SINGAPORE — The Singapore government has spent an estimated sum of between S$150 million and S$175 million, or around 0.2 per cent of total Government expenditure, for advertising in FY2019. In FY2020 and FY2021, it increased between 30 and 50 per cent due to the COVID-19 pandemic crisis.
This was revealed by the Minister for Communications and Information in response to a parliament question filed by Mr Leong Mun Wai on Monday (9 Jan) over the annual spending by the Government for advertising from 2011 to 2021.
The spending that Mr Leong asked for includes advertisements published on:
- traditional media such as print and television advertisements,
- online media such as Facebook and TikTok advertisements
- sponsored posts and videos by online content creators and influencers;
The Non-constituency member of Parliament (NCMP) from the Progress Singapore Party (PSP) also asked for the total number of impressions and clicks for each advertising medium for the same period.
Mrs Josephine Teo noted in her response that the Government explained that it did not keep track of the total amount Ministries spend on online advertisement as stated previously to an earlier question by Mr Dennis Tan Lip Fong in July 2016.
Former Minister for Communications and Information, Assoc Prof Dr Yaacob Ibrahim, in response to Mr Tan’s question, said that the Government does not keep track of the total amount ministries spend on online advertisements.
“However, MCI itself spent approximately $4.3 million last year (or 0.5% of our operating budget) on digital advertisements to support a wide range of major policies and initiatives such as the Pioneer Generation Package, SkillsFuture, Marriage and Parenthood and Integration issues. This was spread out across multiple online media platforms, including YouTube, Facebook and Google.”
Mrs Teo, however, noted that, with the introduction of Whole-of-Government demand aggregation for advertising procurement in October 2018, the Ministry of Communications and Information (MCI) has been able to track a significant proportion of annual spending for advertising.
“MCI estimates that the Government’s annual spending for advertising was between $150 million and $175 million or around 0.2 per cent of total Government expenditure in FY2019. It increased between 30 and 50 per cent in FY2020 and FY2021, due to the unprecedented nature of the COVID-19 pandemic crisis during which the Government needed to reach wide segments of the population, get messages to them frequently to keep them up-to-date on the unfolding nature of the pandemic crisis as well as to apprise them of essential information including the benefits of vaccination and vaccination locations, regular advertising to encourage take-up of the bivalent vaccine is on-going and continues to be needed.”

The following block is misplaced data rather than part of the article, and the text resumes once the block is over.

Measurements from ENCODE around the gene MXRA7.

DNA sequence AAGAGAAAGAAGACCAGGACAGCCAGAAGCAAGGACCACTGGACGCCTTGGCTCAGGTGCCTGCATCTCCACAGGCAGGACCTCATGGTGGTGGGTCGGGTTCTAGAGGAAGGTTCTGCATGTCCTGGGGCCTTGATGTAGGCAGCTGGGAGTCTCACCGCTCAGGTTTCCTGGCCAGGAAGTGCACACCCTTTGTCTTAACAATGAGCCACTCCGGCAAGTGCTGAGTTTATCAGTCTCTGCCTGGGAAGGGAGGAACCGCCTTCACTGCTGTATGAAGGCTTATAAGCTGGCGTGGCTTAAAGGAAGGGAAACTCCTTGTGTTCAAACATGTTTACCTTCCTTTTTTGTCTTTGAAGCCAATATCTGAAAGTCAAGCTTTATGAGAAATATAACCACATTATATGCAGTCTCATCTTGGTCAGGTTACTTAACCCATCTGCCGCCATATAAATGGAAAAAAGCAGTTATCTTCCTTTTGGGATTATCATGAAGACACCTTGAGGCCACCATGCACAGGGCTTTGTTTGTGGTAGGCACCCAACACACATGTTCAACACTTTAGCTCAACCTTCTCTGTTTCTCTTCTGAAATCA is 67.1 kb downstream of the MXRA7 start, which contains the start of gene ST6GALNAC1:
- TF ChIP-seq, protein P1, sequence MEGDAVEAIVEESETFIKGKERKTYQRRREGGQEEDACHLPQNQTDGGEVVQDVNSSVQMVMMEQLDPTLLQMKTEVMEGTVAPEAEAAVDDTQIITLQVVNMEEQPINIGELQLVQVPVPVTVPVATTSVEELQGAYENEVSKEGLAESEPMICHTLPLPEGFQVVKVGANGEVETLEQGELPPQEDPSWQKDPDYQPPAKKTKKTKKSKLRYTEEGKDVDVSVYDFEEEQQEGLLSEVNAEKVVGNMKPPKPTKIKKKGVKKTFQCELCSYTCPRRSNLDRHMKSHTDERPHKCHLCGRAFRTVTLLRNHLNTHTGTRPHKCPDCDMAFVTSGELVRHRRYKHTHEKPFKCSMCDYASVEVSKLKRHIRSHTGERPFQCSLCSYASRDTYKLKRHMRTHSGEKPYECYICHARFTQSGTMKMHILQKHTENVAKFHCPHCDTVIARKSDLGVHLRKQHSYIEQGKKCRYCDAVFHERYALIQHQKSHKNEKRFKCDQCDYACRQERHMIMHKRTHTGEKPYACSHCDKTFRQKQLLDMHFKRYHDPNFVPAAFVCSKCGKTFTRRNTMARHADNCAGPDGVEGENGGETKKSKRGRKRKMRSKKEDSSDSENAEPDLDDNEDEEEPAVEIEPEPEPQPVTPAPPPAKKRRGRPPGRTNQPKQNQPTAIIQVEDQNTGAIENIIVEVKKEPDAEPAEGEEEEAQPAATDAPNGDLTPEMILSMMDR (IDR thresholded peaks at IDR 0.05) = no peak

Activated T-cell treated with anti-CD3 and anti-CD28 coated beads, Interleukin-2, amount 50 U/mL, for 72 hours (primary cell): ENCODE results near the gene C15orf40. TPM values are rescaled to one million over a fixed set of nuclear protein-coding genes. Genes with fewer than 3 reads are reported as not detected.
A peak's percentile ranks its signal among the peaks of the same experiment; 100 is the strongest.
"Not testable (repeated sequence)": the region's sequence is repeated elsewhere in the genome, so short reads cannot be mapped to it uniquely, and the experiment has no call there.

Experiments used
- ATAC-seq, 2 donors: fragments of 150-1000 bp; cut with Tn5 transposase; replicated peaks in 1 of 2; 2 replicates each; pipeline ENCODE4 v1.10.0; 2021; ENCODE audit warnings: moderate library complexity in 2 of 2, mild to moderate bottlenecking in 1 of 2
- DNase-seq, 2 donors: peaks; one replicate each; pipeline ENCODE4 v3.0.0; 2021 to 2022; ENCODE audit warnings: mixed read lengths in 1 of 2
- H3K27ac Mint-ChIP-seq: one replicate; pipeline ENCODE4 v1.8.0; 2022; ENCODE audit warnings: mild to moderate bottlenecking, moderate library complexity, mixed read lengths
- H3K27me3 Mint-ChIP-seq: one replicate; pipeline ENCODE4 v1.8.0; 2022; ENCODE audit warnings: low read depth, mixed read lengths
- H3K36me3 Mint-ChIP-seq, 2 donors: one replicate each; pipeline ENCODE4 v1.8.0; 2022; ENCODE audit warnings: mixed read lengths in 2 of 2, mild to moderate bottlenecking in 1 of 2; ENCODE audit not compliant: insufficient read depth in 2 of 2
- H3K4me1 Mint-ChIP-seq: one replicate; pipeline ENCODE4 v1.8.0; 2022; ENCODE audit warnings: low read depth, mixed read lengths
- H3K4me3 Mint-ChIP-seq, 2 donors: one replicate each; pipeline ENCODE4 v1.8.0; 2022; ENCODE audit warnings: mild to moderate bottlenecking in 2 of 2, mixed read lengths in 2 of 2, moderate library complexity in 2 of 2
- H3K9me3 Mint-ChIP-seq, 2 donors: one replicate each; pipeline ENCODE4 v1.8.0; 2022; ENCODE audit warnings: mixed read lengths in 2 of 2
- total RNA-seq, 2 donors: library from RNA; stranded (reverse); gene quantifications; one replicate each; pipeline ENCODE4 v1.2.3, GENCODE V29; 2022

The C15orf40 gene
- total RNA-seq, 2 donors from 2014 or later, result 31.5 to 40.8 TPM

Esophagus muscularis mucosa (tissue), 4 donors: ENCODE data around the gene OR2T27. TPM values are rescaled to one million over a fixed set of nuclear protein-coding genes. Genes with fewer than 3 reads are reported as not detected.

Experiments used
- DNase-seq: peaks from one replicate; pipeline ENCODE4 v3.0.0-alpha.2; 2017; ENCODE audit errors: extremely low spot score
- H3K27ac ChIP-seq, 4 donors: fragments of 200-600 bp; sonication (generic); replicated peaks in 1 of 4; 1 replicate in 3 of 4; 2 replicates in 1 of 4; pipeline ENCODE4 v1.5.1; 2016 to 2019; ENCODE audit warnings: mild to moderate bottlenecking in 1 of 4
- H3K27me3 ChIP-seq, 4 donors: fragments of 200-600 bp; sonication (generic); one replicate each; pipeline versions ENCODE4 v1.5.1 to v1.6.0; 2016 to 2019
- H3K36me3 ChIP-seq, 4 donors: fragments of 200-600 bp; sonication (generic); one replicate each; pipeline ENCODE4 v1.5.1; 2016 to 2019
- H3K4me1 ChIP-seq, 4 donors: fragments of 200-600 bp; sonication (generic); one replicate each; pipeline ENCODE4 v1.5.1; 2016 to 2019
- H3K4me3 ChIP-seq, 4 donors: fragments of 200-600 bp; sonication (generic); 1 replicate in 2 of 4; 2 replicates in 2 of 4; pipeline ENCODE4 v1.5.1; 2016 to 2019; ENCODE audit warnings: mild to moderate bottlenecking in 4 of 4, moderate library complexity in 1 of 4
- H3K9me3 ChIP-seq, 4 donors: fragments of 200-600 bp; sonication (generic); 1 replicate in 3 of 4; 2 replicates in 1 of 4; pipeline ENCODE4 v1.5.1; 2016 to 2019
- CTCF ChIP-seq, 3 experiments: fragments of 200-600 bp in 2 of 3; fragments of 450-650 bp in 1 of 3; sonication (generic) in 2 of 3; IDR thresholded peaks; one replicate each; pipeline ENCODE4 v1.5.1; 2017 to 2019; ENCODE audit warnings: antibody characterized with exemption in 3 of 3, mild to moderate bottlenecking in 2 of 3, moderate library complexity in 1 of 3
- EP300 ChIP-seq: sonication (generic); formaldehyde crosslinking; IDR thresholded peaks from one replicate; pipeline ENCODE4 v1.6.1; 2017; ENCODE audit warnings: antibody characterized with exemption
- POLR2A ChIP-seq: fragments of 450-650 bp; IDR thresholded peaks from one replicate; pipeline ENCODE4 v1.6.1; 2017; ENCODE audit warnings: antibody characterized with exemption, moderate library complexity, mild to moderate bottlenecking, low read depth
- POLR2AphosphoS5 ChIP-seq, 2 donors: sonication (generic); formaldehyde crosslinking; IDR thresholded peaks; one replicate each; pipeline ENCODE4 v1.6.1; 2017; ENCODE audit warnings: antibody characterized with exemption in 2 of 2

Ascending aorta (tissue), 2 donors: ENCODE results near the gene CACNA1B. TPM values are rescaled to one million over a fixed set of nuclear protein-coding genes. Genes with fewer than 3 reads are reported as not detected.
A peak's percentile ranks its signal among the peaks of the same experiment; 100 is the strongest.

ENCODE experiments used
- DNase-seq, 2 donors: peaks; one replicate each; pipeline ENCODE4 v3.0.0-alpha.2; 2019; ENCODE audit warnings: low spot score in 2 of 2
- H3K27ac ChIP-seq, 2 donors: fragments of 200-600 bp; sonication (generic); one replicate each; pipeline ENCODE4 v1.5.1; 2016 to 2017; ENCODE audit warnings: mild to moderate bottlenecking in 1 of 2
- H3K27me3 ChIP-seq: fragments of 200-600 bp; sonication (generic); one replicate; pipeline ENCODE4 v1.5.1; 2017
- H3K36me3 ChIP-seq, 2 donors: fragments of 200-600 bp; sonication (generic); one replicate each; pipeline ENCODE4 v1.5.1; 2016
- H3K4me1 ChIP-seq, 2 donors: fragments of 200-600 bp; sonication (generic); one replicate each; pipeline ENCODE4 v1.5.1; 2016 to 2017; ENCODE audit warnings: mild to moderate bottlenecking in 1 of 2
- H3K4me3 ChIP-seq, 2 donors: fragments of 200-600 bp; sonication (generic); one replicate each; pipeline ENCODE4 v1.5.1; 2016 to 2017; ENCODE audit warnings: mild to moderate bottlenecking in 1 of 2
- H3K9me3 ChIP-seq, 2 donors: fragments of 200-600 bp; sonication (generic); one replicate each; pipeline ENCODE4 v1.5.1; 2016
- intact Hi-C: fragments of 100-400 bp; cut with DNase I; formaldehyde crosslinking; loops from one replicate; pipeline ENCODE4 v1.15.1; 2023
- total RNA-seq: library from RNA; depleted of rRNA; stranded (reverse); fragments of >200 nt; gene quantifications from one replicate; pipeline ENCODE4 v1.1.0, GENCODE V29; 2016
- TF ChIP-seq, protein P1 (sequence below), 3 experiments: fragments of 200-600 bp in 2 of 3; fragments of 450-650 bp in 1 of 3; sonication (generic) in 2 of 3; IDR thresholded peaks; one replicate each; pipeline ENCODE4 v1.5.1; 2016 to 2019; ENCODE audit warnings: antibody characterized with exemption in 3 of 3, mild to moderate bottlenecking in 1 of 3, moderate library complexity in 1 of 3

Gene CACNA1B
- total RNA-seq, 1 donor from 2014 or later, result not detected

She pointed out that the Government also increased spending for advertisements to disseminate information on support schemes, employment assistance, upskilling and reskilling training for career development and pivoting to jobs in growth sectors.
For the first half of FY2022, estimated spending is between $50 and $75 million under the demand aggregation contracting for advertising on traditional and online media.
Of this, more than half went towards advertising in traditional media like print, Free-to-Air television and radio.
Mrs Teo said that further breakdown of the spending cannot be released because it is market sensitive and affects MCI’s bargaining position with media owners on pricing of advertisement placement rates.
She also noted that MCI does not track the total number of impressions and clicks for each advertising medium for all Government advertising because Ministries themselves are responsible for measuring the effectiveness of their advertising.
“As an indication from MCI’s own advertising initiatives, COVID-19 vaccination and safe management measures on e-Getai shows that are targeted at Chinese seniors received over 7.5 million views in total.”
According to Mrs Teo, MCI also advertised several catchy music videos on the benefits of vaccination to appeal to different age groups and these have received over 9 million views online.
One of the music videos, “Get your shot, Steady Pom Pi Pi” which features the character Phua Chu Kang, received over 1.7 million views on YouTube and 1.8 million views on Facebook. Polls show that three in four members of the public think that the Government has provided sufficient information on COVID-19.
Over 86 per cent agreed that vaccination messages helped in their decision to get vaccinated, said Mrs Teo.
It bears noting that the advertising amount mentioned by the Ministry does not cover the entire spending by the government ministries on public relations.
Under the class “International & Public Relations, Public Communications”, the ministries spent a total of S$341 million in FY2019 and S$462 million in FY2020.
The Ministry of Home Affairs, alone, spent S$265.2 million in FY2020 and S$213.1 million in FY2021, representing 57 per cent and 44 per cent of the total spending by all ministries.